If you’ve been suffering from sleepless nights or exhaustion while awake, you may have tried the common quick-fix solutions (coffee, energy drinks, nightcap, etc.) with little-to-no success in better sleep or more energy during the day. The truth is, unless you have a diagnosed sleep disorder, better sleep and increased energy are best achieved through consistent changes to both internal and external factors like nutrition, daily habits, and with a little help from mother nature’s natural sleep aids – aka plants and minerals. With the right balance of changes, you could be hopping back on the sleep train and waking up feeling more rested and energized – not to mention potentially avoiding the path to disease.
Let’s discuss 4 ways you may be inadvertently negatively impacting your sleep and 4 actionable steps to getting you back on track.
Ways your habits are negatively impacting your sleep:
1. Falling into poor eating & drinking habits
It’s easy to lose sight of how our food and beverage choices may be impacting our rest when we feel pretty good overall. Starting the day with a cup of coffee or tea gives us that initial boost we need to get the day started, but as the caffeine wears off 3-5 hours later (4) the crash prompts another round of caffeine mid-day, which could impact how you wind down in the evening. As evening approaches, reaching for a glass of wine with dinner, or a nightcap can also prevent restful sleep by hindering the production of our natural sleep hormone, melatonin (5). Eating spicy or inflammatory foods such as sugar, hot peppers, and refined carbs late at night can also encourage your body to work harder to digest and process while asleep – causing disruptions in your rest.
2. Maintaining a high level of stress
Stress and sleeplessness fall into a very unfortunate cycle. The more stressed you become, the more likely you are to have difficulty falling asleep, staying asleep, or getting restful sleep. On the flip side, as you become more exhausted from poor sleep, the more it taxes or stresses your body and mind. One reason why this cycle occurs is because stress produces the hormone cortisol which keeps you alert and impedes the production of melatonin. Inversely, melatonin is the natural hormone that tells our body to wind down for the night (7). When melatonin and cortisol become unbalanced because of stress, it takes a major hit to personal wellbeing and the likelihood of quality sleep.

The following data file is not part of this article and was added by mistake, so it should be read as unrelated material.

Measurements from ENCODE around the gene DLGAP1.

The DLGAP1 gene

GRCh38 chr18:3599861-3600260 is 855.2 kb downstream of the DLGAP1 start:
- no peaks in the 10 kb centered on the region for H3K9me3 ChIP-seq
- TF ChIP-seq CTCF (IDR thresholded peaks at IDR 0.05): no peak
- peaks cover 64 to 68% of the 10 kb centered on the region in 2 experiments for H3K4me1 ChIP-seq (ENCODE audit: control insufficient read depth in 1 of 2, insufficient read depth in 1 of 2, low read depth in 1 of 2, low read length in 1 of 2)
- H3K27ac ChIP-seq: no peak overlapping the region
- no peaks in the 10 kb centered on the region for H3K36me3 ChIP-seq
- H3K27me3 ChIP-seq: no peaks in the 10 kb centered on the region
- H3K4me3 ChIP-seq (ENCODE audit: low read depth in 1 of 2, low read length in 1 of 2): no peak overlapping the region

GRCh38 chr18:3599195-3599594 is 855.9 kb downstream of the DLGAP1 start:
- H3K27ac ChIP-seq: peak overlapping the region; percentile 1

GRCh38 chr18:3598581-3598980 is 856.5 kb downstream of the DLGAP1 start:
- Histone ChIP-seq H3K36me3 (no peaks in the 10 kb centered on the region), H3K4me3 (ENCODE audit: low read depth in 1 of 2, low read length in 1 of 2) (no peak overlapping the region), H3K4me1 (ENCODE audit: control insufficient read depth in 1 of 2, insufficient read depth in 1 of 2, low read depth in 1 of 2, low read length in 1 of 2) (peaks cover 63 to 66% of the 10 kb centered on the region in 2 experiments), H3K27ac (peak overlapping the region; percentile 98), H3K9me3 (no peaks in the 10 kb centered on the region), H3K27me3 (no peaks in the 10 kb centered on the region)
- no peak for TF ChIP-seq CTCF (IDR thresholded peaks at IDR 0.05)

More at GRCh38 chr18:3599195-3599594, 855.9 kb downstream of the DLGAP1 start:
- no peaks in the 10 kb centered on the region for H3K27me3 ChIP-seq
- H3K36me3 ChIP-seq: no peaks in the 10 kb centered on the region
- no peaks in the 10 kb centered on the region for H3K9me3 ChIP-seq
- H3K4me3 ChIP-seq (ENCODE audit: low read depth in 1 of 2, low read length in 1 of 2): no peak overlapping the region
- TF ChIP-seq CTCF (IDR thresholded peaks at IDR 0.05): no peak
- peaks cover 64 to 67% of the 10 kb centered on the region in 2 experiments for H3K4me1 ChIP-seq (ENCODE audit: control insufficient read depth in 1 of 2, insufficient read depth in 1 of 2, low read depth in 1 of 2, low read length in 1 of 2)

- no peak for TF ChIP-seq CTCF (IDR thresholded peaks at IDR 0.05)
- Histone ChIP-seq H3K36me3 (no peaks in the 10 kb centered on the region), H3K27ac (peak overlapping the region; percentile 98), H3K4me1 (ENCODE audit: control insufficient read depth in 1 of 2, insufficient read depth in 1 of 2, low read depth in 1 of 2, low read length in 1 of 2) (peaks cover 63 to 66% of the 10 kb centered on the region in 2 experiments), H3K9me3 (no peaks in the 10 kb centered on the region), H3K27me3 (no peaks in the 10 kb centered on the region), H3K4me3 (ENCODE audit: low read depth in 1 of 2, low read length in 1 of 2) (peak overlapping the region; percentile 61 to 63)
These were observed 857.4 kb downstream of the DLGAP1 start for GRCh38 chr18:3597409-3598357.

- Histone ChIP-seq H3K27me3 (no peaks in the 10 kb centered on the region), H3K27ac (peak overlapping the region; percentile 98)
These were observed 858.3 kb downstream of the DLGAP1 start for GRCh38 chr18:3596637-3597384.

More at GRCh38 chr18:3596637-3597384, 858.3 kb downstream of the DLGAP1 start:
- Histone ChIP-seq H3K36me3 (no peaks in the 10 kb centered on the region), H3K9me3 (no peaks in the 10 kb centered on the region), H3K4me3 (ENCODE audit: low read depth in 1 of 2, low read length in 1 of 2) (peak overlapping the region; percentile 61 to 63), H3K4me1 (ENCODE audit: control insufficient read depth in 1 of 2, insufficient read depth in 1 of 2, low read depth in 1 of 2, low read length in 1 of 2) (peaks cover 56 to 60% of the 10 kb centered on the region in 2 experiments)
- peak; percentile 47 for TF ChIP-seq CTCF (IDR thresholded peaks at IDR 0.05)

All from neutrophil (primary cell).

3. A poor sleep environment
Falling asleep with the light on, watching television, and noise from traffic or other sources can impact your ability to fall asleep and stay asleep. Even factors like temperature (6), irritating pajamas, or an uncomfortable bed can keep you from finding a deep and restful sleep. If you don’t feel calm, comfortable, and undisturbed, you’ll likely have a difficult time getting the proper shut-eye. Determine the distractions and detractors before you head to bed to ensure when your head hits the pillow it won’t be back up again until the alarm goes off.
4. Late night technology use
As technology penetrates more and more of our day, so too does it affect our sleep. The obvious impact of technology is that it keeps our minds active, awake, and engaged. It’s easy to allow late-night work emails or vegging out with a few games or social apps to take over our evening. The less obvious impact is the blue light emitted from the screen, which can disrupt your circadian rhythm – also known as our natural sleep-wake cycle. Using your phone or computer should be avoided within an hour of shut-eye to ensure your brain has time to wind down for bed.
Positive actionable steps to improve sleep:
Sleep may be one of the most underrated and important pillars of wellness that consistently gets overlooked. However, with a few simple science-backed habits, rest could be a much more natural event in your day. Approaching sleep with intention means creating a routine with a single goal: getting you into deep, restful, restorative sleep.
1. Build a relaxing sleep routine with optimal room conditions